Incident | Caught in machine
Business | Seafood processing
Employee | Assistant engineer
The assistant engineer at a fish processing plant was doing a routine inspection of an ice-making machine in a remote part of the plant.
As he had done during past inspections, he reached into the machine while the rotating scraper assembly was still running and scooped up a sample of ice to check its quality. (Employees at the plant routinely worked on such equipment without de-energizing and locking it out, even though there was a written hazardous energy control program in the office.) This time, his arm suddenly became trapped in the machine’s moving scraper assembly. He screamed for help until someone came to his rescue.
The accident resulted in nerve damage, traumatic muscle damage, frostbite, and limited use of his thumb.
437-001-0760 (1)(a): The employer did not ensure that workers were properly instructed in the safe operation of machinery that they were authorized to use.
1910.147(c)(6)(i): The employer did not conduct periodic inspections of an energy control procedure at least annually to ensure that the procedure was followed.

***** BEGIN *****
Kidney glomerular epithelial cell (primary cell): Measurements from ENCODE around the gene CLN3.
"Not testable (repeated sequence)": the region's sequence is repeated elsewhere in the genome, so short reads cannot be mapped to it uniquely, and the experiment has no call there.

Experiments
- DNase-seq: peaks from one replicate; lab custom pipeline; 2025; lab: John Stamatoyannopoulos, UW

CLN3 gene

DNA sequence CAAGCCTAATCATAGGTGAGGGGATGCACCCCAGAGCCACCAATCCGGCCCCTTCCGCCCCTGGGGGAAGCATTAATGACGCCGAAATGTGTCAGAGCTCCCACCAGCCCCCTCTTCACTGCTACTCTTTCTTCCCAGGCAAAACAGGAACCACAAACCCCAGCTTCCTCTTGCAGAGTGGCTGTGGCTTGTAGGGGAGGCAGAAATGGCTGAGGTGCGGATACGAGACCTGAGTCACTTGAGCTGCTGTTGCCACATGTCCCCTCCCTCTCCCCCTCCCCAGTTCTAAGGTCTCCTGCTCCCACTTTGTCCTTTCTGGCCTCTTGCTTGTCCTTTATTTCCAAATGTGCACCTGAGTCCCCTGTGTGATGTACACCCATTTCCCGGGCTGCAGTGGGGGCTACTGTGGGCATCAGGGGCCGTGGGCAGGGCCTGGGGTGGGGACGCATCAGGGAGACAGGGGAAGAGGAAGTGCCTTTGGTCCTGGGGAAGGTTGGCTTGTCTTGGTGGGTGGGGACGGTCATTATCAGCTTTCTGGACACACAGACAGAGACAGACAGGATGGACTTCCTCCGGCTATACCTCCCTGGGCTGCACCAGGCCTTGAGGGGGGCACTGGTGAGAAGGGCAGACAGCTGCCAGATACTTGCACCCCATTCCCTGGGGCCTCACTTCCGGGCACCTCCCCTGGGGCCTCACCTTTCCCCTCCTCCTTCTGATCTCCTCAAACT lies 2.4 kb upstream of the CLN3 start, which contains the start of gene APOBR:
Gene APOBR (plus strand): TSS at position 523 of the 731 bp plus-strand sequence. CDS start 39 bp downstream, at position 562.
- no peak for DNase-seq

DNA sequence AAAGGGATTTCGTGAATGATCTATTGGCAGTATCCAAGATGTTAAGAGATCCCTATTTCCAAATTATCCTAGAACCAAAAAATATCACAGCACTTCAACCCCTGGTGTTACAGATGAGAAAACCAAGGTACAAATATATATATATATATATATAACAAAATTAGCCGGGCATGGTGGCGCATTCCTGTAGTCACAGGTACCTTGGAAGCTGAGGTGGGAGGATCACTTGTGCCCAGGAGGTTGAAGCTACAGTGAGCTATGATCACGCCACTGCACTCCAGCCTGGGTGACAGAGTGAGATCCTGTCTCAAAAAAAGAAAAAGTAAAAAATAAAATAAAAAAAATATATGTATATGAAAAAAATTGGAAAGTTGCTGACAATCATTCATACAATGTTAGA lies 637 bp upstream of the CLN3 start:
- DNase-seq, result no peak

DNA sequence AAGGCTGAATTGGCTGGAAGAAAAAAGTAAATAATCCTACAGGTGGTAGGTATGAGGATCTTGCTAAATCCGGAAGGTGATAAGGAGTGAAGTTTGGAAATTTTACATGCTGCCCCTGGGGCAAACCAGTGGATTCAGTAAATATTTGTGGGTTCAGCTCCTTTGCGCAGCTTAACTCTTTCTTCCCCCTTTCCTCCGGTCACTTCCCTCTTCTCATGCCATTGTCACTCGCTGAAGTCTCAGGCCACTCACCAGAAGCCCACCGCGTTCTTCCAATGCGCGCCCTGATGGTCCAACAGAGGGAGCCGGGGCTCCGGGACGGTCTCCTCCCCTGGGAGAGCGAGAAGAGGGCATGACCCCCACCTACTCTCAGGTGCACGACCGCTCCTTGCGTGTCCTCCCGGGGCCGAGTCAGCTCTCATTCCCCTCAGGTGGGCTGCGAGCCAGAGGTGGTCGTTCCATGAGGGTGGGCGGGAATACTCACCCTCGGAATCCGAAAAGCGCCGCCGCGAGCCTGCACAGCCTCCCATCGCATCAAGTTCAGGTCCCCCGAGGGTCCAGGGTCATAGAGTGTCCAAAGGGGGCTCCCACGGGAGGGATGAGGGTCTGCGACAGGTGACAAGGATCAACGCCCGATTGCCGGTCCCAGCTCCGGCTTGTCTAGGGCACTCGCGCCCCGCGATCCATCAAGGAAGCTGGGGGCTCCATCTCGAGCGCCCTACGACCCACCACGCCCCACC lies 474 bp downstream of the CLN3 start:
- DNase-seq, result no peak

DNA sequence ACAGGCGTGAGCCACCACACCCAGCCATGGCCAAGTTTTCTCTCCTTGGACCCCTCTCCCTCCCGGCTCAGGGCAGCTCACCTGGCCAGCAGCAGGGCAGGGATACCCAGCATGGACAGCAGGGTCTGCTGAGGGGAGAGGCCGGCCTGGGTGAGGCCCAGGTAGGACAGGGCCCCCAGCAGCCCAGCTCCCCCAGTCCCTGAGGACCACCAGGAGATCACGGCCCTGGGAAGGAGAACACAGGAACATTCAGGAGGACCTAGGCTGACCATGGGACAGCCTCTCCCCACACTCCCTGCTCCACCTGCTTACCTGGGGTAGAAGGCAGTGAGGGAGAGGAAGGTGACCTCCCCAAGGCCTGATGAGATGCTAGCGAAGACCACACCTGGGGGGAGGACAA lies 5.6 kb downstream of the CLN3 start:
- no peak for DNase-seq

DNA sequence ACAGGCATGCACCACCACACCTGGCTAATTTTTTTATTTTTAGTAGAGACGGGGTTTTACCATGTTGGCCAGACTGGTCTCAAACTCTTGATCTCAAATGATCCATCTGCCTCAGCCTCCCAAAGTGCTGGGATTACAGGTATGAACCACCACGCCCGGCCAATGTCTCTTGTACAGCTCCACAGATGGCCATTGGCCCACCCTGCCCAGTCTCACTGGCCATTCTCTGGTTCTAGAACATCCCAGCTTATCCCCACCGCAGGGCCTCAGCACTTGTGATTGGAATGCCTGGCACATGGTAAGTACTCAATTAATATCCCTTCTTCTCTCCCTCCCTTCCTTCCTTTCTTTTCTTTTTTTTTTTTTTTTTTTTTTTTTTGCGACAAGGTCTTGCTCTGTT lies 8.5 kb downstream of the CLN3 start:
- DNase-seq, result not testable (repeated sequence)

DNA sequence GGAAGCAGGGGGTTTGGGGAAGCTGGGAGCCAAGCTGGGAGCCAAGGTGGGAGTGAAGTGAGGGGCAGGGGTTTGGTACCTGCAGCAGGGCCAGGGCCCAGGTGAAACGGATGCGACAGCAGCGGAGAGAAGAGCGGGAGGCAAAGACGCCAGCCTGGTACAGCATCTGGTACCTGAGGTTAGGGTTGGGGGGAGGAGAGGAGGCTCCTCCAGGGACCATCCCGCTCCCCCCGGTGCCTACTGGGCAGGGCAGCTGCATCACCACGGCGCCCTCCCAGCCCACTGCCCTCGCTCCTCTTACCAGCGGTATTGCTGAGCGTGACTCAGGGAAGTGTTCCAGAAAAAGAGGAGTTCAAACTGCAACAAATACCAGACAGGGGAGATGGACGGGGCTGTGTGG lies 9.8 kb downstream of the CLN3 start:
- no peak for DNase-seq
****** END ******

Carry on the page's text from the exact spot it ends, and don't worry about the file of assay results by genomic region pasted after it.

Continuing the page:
1910.147(c)(7)(i): The employer did not provide training to ensure that employees understood the purpose and function of the energy control program and had the knowledge and skills required to apply, use, and remove energy controls.
If you want to receive the Resource Newsletter, sign up for future issues here.
Reprinting, excerpting, or plagiarizing any part of this publication is fine with us. Please send us a copy of your publication or inform the Resource editor as a courtesy. If you have questions about the information in Resource, please call 503-378-3272.
For general information, technical answers, or information about Oregon OSHA services, please call 503-378-3272 or toll-free within Oregon, 800-922-2689.